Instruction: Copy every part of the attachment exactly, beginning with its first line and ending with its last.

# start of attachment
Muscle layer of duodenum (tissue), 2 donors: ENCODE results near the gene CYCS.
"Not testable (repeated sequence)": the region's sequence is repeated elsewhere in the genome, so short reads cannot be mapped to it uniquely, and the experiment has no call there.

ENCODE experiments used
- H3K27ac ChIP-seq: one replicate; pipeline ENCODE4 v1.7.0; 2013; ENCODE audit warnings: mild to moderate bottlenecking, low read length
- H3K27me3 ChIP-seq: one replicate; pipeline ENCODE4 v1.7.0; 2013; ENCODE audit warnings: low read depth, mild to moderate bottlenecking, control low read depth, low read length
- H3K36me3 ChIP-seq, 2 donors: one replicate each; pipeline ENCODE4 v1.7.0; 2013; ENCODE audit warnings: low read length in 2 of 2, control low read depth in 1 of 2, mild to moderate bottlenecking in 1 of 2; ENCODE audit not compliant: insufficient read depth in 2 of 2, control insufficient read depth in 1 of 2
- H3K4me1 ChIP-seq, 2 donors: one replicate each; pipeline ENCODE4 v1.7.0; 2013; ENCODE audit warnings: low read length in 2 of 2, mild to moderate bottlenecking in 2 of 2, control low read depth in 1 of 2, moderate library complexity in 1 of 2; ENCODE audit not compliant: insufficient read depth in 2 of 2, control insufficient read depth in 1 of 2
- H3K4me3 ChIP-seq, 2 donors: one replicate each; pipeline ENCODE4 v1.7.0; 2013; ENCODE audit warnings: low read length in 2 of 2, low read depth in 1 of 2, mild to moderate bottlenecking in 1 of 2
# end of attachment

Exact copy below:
Muscle layer of duodenum (tissue), 2 donors: ENCODE results near the gene CYCS.
"Not testable (repeated sequence)": the region's sequence is repeated elsewhere in the genome, so short reads cannot be mapped to it uniquely, and the experiment has no call there.

ENCODE experiments used
- H3K27ac ChIP-seq: one replicate; pipeline ENCODE4 v1.7.0; 2013; ENCODE audit warnings: mild to moderate bottlenecking, low read length
- H3K27me3 ChIP-seq: one replicate; pipeline ENCODE4 v1.7.0; 2013; ENCODE audit warnings: low read depth, mild to moderate bottlenecking, control low read depth, low read length
- H3K36me3 ChIP-seq, 2 donors: one replicate each; pipeline ENCODE4 v1.7.0; 2013; ENCODE audit warnings: low read length in 2 of 2, control low read depth in 1 of 2, mild to moderate bottlenecking in 1 of 2; ENCODE audit not compliant: insufficient read depth in 2 of 2, control insufficient read depth in 1 of 2
- H3K4me1 ChIP-seq, 2 donors: one replicate each; pipeline ENCODE4 v1.7.0; 2013; ENCODE audit warnings: low read length in 2 of 2, mild to moderate bottlenecking in 2 of 2, control low read depth in 1 of 2, moderate library complexity in 1 of 2; ENCODE audit not compliant: insufficient read depth in 2 of 2, control insufficient read depth in 1 of 2
- H3K4me3 ChIP-seq, 2 donors: one replicate each; pipeline ENCODE4 v1.7.0; 2013; ENCODE audit warnings: low read length in 2 of 2, low read depth in 1 of 2, mild to moderate bottlenecking in 1 of 2